In this post I share what happens before I facilitate an agile retrospective.
Most team I joined approach retrospectives as something that has to be done once a week in 1 hour and you don’t need any preparation.
In my experience that’s when retrospectives yield more basic results and in the worst cases become counterproductive.
Before a retrospective–any meeting in my opinion–you must prepare.
Granted you can’t come up with a plan that’s perfect. You work in a complex adaptive system so be ready for the unexpected. But you can take care of some due diligence and I’ll explain my approach in this post.
The first question is what’s your role? Are you an external facilitator? A team member? A lead developer, product manager scrum master? If you feel like you’re overstepping your role by following this advice maybe treat it like an experiment. See how it goes. For the longest time I was a developer when I designed and facilitated my team retrospectives.
We’re all biased but if you’re a scrum master or a team member probably even more. Be aware of that and maybe ask for a co-facilitator or co-designer external to the team.
Is there a retrospective purpose?
With teams of 6/10 I like to run short 1:1s or watercooler convos about what’s on the team member’s minds. If I see a pattern I propose that as the retrospective theme before the retrospective. Always check with the group before making that call final and designing the structure.
Tip I learned the hard way: When you focus your retrospective on a theme you must have a way for the little low hanging fruit to be tackled. I like to do that in short 10/15m daily retrospectives. Those are action item focused. The themed retrospective is focused on reflection.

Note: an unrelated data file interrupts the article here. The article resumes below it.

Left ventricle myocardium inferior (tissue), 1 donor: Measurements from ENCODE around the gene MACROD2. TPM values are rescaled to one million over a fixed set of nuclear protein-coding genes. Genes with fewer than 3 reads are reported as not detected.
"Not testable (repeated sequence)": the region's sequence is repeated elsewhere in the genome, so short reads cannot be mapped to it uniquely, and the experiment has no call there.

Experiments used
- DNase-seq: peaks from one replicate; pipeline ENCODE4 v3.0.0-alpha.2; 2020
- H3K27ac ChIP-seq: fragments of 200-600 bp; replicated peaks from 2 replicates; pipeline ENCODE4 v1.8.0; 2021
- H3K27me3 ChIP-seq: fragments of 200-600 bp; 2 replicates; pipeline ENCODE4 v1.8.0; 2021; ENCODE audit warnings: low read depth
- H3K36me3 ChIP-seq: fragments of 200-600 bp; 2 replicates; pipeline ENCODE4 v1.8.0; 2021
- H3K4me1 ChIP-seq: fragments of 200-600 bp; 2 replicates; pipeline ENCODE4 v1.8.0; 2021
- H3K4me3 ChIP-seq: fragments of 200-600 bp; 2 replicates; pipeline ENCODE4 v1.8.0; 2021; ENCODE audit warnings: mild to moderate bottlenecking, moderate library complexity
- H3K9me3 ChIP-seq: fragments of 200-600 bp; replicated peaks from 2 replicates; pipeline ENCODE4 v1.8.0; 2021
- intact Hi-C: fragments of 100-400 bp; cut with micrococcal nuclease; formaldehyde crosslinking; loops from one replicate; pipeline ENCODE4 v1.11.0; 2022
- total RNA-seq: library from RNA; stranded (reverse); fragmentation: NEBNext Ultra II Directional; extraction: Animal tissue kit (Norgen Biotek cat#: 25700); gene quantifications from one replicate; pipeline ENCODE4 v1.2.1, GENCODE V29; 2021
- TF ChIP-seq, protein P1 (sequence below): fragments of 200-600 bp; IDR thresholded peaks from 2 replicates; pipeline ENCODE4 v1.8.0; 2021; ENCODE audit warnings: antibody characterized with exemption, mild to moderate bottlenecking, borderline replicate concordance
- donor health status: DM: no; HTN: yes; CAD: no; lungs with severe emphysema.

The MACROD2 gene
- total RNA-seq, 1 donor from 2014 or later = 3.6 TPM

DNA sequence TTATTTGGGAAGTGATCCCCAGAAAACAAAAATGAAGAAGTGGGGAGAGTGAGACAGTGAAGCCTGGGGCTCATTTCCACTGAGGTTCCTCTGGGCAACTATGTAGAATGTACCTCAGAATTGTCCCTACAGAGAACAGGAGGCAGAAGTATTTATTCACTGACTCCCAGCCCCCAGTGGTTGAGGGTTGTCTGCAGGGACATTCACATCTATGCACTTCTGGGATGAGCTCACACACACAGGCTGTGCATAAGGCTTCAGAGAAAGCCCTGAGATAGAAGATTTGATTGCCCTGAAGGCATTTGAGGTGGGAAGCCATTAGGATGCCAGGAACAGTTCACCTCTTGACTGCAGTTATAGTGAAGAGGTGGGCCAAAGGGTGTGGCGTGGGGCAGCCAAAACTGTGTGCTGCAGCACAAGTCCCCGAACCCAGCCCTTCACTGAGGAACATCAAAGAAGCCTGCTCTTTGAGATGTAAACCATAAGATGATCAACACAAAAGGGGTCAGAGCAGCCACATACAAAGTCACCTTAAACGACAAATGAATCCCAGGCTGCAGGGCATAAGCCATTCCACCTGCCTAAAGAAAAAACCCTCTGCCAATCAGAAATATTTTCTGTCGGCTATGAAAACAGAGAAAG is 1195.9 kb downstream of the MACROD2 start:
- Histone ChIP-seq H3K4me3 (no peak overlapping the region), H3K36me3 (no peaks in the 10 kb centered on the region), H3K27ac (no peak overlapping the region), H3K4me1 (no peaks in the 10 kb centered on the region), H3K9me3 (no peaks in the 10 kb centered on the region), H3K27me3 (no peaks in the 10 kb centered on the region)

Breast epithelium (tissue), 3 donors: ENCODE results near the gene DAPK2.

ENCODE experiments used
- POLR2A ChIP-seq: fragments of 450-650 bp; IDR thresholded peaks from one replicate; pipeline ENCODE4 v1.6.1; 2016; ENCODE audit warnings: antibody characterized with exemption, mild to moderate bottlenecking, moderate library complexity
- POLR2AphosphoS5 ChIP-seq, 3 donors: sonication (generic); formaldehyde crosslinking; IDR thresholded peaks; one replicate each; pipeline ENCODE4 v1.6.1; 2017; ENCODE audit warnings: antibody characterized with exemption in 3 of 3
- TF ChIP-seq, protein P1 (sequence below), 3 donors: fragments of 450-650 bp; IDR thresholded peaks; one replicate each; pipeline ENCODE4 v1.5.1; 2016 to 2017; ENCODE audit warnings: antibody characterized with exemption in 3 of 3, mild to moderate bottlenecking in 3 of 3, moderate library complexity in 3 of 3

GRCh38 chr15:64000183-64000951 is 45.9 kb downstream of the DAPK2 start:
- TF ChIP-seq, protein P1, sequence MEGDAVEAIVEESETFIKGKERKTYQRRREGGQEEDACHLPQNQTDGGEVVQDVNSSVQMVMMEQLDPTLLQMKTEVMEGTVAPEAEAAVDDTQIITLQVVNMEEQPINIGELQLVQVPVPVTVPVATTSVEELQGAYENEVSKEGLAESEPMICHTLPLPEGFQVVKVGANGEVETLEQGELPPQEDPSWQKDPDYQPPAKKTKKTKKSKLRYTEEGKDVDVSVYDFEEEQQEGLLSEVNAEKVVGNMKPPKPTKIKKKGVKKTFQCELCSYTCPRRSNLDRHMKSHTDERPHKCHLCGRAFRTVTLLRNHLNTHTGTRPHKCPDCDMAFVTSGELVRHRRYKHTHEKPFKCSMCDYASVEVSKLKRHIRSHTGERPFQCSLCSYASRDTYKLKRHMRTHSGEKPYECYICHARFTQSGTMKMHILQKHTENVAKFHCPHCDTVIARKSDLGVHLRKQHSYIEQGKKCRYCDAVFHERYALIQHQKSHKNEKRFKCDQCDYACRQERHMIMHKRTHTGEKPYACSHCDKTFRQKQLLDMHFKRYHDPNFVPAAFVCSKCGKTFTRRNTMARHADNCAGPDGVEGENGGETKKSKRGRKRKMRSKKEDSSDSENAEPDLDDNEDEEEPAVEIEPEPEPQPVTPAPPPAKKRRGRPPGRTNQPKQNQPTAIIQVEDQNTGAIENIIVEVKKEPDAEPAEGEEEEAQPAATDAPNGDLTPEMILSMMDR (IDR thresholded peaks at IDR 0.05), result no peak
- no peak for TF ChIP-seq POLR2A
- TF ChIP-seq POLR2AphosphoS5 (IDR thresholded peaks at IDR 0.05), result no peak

The theme might be coming from the person “leading” the team, or if you’re an external facilitator from the stakeholder that brought you in. If you have time try to check in with the team anyways.
That theme should hint at the purpose. You can do this investigation inside a retrospective that has purpose of “improving what we did this iteration” but you’d spend time doing that sifting instead of reflecting. It’s very contextual sometime you might want the group to do that but in my experience I prefer to prepare a theme before. And if the group has a topic or a theme emerging different than what was planned I go with it. It’s their meeting. If the majority of the room expresses desire to explore other direction. This is where you–the facilitator–need to get out of the group’s way. If you’re a product manager, scrum master, tech lead that’s gonna be very hard to let go of your bias and your agenda.
Next is the retrospective design.
The retrospective design
This is so that you don’t pick a random format on retromat print it and walk in the retrospective.
Here’s a few questions that I like to ask once the theme is defined:
- Who’s gonna be there?
- Why are we taking their time?
- What do we want to get out of this?
- How are we getting there?
The last question is where I design the retrospective with activities that fit the group and the context. This is the plan and no plan survives contact with the enemy. So don’t be married to it. That’s where the complexity of this facilitation job is. And why I love it.
Void of context they might not give a lot of insights but these are examples of retrospectives design I helped other folks with. Those sessions would take anything from 15 minutes to 30/40 minutes. Groups size were between 6 to 20.
Have I sparked some intrest in dedicating some time finding a theme and designing your next retrospective? Are you already doing it? How much time do you dedicate to it? Who helps you? Leave a comment or a tweet.